Private medical insurance providers have been accused of failing to pass on falling medical costs to...
Private medical insurance providers have been accused of failing to pass on falling medical costs to employers, with charges increasing way above inflation, according to research from Mercer Human Resource Consulting.
The pay and benefit consultant claimed that while inflation on corporate health plan costs fell to an average of just 3% last year - the lowest for more than two decades - many insurers are still applying inflation rates of as much as 10% to the calculation of companies' annual healthcare premiums.
According to Mercer, medical inflation has fallen because medical and technological developments have pushed down the price of some treatments, insurers are managing provider costs more effectively and the number of people making claims has levelled off. However, the consultancy said that many insurers have yet to build these factors into the assumptions they use to determine their prices.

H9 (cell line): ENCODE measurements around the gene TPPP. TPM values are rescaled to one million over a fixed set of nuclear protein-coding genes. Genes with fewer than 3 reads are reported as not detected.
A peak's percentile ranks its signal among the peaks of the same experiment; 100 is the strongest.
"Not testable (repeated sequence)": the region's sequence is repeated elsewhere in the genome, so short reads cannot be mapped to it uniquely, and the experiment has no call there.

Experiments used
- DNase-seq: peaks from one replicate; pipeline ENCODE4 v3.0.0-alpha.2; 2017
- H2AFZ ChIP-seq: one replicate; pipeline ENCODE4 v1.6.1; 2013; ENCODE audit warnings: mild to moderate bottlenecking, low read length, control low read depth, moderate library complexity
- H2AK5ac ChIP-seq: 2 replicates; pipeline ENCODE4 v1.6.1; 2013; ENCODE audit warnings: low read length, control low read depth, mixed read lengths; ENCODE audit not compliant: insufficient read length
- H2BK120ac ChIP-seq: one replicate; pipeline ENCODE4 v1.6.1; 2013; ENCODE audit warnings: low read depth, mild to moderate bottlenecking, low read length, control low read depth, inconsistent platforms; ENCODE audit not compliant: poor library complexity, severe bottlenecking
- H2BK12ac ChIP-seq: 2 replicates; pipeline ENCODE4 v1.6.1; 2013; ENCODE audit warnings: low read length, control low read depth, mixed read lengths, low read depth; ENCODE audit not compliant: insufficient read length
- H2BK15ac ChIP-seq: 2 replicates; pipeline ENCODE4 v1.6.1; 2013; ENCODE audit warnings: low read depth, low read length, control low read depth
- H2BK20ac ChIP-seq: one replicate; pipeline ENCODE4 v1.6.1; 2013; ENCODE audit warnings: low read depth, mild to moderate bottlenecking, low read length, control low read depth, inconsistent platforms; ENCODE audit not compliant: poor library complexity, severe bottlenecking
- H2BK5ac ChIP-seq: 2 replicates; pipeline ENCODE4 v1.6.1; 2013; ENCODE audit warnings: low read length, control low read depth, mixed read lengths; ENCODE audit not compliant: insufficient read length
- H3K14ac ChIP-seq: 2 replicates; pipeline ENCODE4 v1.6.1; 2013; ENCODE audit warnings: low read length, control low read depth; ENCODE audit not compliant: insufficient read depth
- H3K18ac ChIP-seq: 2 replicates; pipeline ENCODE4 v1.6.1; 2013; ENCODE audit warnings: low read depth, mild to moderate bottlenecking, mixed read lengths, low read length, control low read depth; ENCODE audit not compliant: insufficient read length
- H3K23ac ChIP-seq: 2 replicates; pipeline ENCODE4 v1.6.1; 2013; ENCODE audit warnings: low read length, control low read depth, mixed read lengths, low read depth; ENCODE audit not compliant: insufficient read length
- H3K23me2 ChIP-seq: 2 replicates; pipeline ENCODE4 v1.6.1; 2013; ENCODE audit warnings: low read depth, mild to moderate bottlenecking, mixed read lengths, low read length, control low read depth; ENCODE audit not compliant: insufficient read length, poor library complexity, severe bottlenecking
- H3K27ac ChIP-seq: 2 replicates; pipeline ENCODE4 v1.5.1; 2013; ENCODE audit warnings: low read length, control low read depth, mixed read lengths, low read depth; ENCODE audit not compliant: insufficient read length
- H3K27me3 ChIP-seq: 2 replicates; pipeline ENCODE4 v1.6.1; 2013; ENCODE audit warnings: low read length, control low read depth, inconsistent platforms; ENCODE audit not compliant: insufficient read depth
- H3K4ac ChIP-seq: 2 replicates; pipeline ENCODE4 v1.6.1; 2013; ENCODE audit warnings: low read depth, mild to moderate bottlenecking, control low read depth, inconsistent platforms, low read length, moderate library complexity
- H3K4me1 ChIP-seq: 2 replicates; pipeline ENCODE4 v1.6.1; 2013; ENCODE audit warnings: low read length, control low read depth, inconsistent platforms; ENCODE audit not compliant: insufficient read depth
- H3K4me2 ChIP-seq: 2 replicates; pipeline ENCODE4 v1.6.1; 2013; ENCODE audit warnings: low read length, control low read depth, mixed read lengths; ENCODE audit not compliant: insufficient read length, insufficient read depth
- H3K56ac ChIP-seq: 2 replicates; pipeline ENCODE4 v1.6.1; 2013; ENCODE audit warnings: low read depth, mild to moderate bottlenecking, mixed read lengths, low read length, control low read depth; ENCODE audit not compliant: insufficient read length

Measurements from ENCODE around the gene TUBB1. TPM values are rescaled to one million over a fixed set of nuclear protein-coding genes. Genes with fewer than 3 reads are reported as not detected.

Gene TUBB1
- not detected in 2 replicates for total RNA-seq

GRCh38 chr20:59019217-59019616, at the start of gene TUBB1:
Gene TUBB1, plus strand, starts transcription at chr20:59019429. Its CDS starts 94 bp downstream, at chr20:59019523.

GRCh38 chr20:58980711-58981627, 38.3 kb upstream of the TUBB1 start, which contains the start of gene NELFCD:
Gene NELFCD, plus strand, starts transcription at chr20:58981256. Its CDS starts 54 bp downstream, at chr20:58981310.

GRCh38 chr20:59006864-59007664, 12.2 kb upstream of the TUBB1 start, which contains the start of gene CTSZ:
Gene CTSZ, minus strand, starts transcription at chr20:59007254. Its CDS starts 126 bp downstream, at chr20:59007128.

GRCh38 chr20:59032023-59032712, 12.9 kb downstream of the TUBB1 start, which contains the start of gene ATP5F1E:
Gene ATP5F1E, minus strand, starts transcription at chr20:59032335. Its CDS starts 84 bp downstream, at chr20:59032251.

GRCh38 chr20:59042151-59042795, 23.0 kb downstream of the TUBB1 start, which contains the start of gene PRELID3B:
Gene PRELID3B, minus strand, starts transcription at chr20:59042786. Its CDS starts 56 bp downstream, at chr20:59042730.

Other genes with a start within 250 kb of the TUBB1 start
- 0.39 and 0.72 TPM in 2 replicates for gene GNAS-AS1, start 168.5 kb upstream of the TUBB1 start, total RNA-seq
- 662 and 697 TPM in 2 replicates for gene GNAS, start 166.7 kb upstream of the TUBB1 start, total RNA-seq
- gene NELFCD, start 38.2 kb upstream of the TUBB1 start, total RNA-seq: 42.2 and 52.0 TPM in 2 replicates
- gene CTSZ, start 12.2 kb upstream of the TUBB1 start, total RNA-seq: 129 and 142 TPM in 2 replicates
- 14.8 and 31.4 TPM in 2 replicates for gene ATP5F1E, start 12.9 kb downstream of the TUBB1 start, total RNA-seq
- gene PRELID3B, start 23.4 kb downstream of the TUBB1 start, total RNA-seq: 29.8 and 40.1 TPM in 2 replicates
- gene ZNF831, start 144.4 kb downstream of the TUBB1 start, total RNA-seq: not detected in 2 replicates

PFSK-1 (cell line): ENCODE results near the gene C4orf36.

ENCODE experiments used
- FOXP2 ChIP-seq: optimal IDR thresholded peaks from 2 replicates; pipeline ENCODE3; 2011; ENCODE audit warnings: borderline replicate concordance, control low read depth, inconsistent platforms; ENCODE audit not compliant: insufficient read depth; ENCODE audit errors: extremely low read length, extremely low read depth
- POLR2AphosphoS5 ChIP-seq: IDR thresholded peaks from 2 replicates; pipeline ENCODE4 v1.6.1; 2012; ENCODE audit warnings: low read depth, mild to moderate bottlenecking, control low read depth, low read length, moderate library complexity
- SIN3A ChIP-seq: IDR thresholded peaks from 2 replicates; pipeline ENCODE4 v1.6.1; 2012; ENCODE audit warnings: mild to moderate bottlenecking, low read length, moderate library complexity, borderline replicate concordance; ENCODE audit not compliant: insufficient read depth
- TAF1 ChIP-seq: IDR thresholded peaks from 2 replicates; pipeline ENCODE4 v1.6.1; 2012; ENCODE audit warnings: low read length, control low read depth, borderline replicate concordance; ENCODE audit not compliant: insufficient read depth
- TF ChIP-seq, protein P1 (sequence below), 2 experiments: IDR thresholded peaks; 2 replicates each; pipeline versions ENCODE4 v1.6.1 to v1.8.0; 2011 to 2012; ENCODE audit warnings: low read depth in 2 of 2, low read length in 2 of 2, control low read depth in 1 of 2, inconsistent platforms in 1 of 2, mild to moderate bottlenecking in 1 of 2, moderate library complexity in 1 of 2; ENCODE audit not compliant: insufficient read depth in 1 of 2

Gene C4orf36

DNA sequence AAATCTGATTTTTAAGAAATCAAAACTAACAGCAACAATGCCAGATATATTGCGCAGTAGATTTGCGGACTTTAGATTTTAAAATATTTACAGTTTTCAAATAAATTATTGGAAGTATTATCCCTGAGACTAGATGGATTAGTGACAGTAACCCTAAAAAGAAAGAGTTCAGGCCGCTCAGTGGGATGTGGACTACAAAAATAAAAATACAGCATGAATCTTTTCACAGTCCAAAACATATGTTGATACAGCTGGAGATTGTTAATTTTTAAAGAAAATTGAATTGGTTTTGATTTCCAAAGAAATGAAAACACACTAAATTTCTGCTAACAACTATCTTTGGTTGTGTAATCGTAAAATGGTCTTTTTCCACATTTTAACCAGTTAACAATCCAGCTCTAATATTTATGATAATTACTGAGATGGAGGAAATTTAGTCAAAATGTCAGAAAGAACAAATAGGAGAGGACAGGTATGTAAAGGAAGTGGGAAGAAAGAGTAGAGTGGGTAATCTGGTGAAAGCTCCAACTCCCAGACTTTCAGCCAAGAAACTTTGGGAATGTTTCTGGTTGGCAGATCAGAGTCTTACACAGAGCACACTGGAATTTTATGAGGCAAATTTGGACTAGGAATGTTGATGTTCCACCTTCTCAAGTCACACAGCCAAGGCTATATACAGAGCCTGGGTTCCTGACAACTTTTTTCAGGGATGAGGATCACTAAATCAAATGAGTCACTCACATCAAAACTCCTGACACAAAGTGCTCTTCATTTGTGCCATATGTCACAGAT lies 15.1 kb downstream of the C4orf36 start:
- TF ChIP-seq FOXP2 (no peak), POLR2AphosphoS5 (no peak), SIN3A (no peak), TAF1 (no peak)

"Low medical inflation means employers could benefit considerably from reviewing the cost of their health plans, particularly when negotiating renewal terms," said Stephen Clements, principal at Mercer.
Mercer questioned, however, whether this low inflation is sustainable in the long term - especially with the introduction of new and expensive drugs such as Herceptin - but insisted a jump from 3% to 10% is still unlikely to occur within the next few years.
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